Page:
Late last week I was contacted by LAist about the (by now infamous) name Tribune Publishing gave itself in a (presumably) hasty re-branding exercise, given they were in a legal battle. Below is what I shared with the reporter, and now with you:

Picture taken from MSNBC - When else have you seen a major company's name in quotation marks?

When else have you seen a major company’s name in quotation marks? (Picture via CNBC)

Here are some of the many rules I apply when crafting a company name and here is how our new f(r)iend tronc measures up:

 

#1 Short and easy to pronounce, easy to spell
Got that one right…yet many will misspell it as ‘tronk’ based on ‘trunk.’

 

#2 Available .com
I hope that’s not the look of a large publishing group, so they might still be in talks to purchase the domain. Oh, wait, it actually is the real tronc. Maybe we should move the conversation over to talk about the logo at this point? Makes me wonder, does this site work in Netscape?

 

#3 Passes the Google test
They got enough press very quickly that they dominate the first page on Google. If we do an image search we can not see the tronc for the tree trunks though.

 

#4 Tells a story
You tell me! OK, “Tribune Online Content” does not qualify as a story.

 

#5 Stands out (but not too far) from competitors
Surely stands out, but quite sure that it’s way too far.

 

Given that this re-brand came out of a lawsuit, this name is the result of a lean startup-style ‘speed-to-market’ naming exercise. As with most startups, this rush shows and backfires quickly. Sadly, a respectable company that needed to move away from its naming issues and signify very different benefits and changes to its audience, instead hit branding rock bottom.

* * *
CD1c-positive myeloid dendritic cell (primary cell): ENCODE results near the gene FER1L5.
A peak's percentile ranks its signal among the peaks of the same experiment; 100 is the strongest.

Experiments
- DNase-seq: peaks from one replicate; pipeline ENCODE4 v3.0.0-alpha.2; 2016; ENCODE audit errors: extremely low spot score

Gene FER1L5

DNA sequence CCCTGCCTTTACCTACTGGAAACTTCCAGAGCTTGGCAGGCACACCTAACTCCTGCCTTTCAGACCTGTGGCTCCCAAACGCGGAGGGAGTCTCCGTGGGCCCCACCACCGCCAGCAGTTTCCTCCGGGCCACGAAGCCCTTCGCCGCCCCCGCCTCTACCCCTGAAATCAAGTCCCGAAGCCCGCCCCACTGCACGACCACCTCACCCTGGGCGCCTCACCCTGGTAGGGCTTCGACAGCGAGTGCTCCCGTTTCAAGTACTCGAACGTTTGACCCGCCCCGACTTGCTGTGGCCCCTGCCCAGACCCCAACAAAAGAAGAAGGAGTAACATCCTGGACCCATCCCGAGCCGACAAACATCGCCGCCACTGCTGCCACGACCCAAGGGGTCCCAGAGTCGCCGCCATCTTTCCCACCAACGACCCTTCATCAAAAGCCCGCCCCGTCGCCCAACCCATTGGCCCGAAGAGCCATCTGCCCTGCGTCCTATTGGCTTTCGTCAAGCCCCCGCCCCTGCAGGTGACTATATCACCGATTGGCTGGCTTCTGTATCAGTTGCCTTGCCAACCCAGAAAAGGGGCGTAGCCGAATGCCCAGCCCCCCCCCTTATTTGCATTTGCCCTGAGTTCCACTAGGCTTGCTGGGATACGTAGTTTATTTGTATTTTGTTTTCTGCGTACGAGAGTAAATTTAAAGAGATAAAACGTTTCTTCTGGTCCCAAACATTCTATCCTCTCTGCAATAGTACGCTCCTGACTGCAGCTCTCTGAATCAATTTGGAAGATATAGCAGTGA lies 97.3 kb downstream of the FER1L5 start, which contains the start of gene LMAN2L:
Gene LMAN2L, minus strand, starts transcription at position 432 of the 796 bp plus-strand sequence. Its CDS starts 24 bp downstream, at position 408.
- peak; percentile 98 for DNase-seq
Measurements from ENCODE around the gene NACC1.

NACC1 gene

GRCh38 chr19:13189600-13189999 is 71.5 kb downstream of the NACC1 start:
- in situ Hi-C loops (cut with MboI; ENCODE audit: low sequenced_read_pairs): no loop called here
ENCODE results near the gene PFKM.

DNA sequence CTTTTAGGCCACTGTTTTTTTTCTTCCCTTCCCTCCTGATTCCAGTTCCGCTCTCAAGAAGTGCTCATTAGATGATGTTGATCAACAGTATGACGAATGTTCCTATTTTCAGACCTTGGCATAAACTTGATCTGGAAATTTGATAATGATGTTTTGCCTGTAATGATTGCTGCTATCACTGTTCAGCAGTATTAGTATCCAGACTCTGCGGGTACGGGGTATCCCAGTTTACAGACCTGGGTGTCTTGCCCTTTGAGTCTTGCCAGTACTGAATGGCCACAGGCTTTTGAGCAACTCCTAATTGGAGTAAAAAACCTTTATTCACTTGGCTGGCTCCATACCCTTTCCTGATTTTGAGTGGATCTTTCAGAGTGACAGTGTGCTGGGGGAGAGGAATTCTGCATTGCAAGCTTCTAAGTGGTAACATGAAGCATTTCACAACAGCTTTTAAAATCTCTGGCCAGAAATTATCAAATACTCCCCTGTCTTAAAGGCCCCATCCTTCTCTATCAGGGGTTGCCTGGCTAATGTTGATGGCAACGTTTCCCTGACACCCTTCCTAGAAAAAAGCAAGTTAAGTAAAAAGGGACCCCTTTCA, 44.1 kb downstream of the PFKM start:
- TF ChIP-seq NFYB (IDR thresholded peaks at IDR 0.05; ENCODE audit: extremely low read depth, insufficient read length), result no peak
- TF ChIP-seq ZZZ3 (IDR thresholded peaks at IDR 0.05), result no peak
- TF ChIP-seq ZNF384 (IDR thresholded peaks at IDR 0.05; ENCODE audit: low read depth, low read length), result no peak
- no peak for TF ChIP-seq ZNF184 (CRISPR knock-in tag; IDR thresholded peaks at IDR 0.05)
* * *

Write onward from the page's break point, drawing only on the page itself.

It is of course very easy to jump on the re-branding trash talk wagon quickly, despite it never being fair not having been part of the process and understanding all the underlying reasons and restrictions. With endless trunk, junk, Tron and Trump jokes on the way, it does feel like this will be a trunk show that won’t be too exclusive, nor end anytime soon. This one surely is justified and I am whole-heartedly riding on that brand trash talk train (as it is indeed kinda fun).

Find them on Nasdaq starting 06/20 under the ticker TRNC – might as well have called it that; would have resonated with the same audience that would ‘dig’ tronc. And that audience ain’t theirs.


Does Your Innovative Brand Look…Innovative?

FINIEN_Innovate_Disrupt_Branding

I see this sign every time I drive to my gym (I leave it up to you to guess how often that is, but let’s say it’s not as frequent as it should be). A tire company put it up and it always makes me smile and think about how wonderful of an industry I am working in; being able to collaborate with innovators, playing a part in what’s next, shaping the future one brand at a time. That sign also shows how, as an invention, the electric car category had to re-invent everything, including the industry terminology. (Electric cars do not have gas pedals, they have accelerator pedals).